ie. the client decided to expand on their service by adding a dedicated page, previously that service was only briefly mentioned as a value-added on the home page in passing.
It's not a myth. I've had a client that optimized two pages for the same keywords, one day one of these pages was on the first page on google, the next day the other one was on the first page. Like a roller coaster, up down, up down, the positions changing between them every day.
Another problem is if you use off-page SEO trying to rank 'wrong' pages with 'wrong' keywords ('wrong' anchor), you can actually hurt your positions. Google seems even more sensitive after the last updates.
What should we do in this situation?
Martinez » Faraz
Create good content, don't worry about what SEO "experts" say is good or bad for Search Engine Optimization (SEO), and see what the search engines do with the content.
It's a myth in that people feel that having two pages targeting the same keyword somehow "confuses" search engines and holds them both back from ranking higher.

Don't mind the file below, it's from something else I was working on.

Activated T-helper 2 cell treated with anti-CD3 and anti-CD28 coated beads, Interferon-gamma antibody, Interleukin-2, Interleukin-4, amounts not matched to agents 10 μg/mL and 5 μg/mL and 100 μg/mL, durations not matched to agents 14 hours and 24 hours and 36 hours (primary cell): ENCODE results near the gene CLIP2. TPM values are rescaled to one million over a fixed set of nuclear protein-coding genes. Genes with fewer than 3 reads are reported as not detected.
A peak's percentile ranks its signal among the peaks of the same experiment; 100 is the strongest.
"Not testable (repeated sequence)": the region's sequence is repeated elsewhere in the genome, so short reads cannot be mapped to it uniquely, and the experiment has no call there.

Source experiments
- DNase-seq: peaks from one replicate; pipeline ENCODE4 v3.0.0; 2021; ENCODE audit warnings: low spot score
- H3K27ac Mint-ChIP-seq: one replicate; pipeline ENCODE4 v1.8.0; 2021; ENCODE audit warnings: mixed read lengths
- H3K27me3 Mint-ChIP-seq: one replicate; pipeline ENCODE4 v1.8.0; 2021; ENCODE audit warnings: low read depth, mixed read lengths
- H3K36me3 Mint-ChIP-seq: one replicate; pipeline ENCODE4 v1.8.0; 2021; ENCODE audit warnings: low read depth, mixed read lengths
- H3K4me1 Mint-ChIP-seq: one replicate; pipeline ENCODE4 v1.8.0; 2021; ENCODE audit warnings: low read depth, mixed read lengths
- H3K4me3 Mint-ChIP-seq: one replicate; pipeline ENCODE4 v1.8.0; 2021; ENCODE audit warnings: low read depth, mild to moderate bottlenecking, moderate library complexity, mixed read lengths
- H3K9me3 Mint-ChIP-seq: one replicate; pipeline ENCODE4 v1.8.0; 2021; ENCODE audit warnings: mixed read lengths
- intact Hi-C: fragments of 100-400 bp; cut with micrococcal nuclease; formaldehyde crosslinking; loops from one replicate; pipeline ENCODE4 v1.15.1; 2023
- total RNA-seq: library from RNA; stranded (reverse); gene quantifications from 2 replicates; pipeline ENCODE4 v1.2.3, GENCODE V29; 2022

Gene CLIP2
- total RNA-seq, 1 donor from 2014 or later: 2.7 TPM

The situation you described is easy to fix with a few internal links to the preferred page.
Roth » Mike
Yes, easy to fix. Very. 👍
Faraz » Roth
Did you solve your issue with "internal linking"? Can you please explain me how?
Roth » Faraz
Meta titles and meta texts need to be different for all pages. This is the easiest thing to fix.
Keyword cannibalization is a complete SEO myth. When a search engine decides to show 2 or more pages from the same site in 1 search result, that's a good thing. While search algorithms do make mistakes, you have no control over how many pages from a site are chosen to appear in the search results. You're not violating from deep, dark principle of search optimization.
The search engines decide what is appropriate for their searchers.
That said, if you're targeting a single query with each post or page on your site (not the brightest of SEO strategies, but a common one), then it doesn't make sense to keep writing content about the same keyword over and over again. You might get the benefit of ranking 2 or more pages in the same search result but you're departing from your strategy at the expense of not covering other queries.